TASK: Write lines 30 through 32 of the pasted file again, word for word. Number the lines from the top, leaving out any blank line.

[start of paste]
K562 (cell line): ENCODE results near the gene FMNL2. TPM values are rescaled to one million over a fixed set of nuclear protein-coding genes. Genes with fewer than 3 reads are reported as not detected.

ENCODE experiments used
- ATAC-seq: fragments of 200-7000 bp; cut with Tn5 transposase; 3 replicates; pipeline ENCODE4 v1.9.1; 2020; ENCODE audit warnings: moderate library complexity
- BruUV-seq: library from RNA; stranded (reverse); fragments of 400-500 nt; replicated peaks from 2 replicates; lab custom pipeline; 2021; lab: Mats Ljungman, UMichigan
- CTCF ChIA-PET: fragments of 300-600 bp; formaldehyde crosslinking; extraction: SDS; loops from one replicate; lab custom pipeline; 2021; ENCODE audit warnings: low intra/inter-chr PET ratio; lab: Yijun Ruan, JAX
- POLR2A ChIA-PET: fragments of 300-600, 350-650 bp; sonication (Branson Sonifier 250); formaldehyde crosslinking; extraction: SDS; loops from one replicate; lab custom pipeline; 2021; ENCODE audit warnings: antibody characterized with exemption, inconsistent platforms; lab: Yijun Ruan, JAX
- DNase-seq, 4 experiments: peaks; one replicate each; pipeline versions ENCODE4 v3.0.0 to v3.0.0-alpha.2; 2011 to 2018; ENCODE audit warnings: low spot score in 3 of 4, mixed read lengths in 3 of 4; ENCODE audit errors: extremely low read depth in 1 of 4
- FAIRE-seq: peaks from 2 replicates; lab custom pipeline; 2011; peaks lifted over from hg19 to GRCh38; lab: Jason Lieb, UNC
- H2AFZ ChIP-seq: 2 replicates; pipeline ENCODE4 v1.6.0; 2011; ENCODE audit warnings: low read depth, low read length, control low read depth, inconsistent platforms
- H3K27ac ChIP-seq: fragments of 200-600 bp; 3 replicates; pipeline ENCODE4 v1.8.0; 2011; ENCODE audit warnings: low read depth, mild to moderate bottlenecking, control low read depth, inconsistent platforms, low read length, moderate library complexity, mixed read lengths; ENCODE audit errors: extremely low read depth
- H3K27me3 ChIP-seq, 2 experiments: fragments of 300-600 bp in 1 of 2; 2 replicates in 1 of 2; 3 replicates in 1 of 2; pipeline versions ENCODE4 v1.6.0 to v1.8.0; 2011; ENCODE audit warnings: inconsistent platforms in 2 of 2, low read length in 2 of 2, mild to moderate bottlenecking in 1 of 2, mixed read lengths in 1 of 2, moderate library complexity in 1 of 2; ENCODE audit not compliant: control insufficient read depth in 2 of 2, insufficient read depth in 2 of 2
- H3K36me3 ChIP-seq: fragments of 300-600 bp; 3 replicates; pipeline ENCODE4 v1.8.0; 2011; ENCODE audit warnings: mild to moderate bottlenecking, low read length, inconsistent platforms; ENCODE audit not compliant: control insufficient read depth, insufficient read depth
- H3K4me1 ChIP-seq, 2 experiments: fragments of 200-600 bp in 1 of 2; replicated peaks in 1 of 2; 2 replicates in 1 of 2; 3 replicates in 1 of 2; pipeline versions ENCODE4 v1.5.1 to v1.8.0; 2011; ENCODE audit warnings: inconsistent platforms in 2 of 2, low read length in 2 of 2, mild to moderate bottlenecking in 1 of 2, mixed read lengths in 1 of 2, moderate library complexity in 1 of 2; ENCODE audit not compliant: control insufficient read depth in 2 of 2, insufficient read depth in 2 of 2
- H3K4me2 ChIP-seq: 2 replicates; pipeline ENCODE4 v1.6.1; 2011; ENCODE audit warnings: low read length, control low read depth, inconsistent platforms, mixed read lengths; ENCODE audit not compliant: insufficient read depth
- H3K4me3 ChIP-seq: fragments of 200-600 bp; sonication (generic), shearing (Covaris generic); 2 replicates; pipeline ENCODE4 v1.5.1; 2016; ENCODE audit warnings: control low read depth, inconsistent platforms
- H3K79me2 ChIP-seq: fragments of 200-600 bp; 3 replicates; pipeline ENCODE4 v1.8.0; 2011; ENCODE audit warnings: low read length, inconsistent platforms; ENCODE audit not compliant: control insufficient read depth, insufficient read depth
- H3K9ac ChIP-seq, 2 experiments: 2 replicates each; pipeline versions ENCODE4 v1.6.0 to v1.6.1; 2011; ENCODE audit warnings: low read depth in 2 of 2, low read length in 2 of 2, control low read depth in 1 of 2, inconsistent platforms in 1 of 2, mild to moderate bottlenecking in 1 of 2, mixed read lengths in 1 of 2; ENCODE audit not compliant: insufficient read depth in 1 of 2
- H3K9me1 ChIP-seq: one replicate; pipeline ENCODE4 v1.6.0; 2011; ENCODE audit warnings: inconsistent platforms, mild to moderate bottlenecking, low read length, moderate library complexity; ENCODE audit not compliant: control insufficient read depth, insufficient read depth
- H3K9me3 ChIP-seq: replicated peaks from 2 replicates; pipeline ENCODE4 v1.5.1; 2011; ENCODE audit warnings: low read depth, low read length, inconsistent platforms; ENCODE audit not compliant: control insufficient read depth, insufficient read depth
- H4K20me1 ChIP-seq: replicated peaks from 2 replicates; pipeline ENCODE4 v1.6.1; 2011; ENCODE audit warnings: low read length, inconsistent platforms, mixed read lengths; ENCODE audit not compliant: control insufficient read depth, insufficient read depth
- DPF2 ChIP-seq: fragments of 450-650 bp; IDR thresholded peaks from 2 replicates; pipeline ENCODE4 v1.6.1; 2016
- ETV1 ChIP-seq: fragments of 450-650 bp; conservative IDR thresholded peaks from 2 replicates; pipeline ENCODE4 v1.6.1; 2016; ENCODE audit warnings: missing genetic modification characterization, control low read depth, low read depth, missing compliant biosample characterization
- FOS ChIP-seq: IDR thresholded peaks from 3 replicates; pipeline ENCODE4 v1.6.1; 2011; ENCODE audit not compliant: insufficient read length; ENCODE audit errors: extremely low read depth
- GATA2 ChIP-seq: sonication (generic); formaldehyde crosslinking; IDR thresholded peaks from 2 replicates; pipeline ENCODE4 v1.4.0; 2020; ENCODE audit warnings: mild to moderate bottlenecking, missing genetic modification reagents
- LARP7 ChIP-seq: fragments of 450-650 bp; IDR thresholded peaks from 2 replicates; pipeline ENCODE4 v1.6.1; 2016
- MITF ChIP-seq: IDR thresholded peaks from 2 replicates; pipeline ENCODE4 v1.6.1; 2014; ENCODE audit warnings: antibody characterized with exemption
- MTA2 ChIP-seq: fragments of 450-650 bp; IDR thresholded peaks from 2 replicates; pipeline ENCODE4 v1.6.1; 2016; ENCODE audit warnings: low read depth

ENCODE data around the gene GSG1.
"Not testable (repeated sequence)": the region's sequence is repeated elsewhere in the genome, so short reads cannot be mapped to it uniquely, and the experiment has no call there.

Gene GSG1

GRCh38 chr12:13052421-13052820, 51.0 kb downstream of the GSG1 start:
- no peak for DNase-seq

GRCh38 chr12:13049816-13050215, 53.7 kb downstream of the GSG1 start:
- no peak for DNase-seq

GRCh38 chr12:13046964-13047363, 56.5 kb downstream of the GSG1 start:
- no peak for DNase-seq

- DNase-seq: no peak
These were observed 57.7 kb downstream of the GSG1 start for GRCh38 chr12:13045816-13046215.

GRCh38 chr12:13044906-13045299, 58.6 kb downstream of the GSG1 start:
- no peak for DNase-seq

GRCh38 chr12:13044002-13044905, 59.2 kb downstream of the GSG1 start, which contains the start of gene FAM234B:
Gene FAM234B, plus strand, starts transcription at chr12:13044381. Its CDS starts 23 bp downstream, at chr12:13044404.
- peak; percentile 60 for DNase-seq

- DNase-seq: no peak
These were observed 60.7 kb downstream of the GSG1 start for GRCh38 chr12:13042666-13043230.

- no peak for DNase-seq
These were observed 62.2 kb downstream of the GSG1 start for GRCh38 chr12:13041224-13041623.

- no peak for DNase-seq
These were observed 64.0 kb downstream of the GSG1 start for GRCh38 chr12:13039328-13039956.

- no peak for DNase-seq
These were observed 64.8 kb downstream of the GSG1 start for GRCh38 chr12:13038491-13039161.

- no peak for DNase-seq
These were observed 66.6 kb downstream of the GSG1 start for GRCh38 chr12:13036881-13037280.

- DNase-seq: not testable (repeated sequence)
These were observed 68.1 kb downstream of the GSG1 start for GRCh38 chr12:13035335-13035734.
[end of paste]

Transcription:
Gene GSG1

GRCh38 chr12:13052421-13052820, 51.0 kb downstream of the GSG1 start:
- no peak for DNase-seq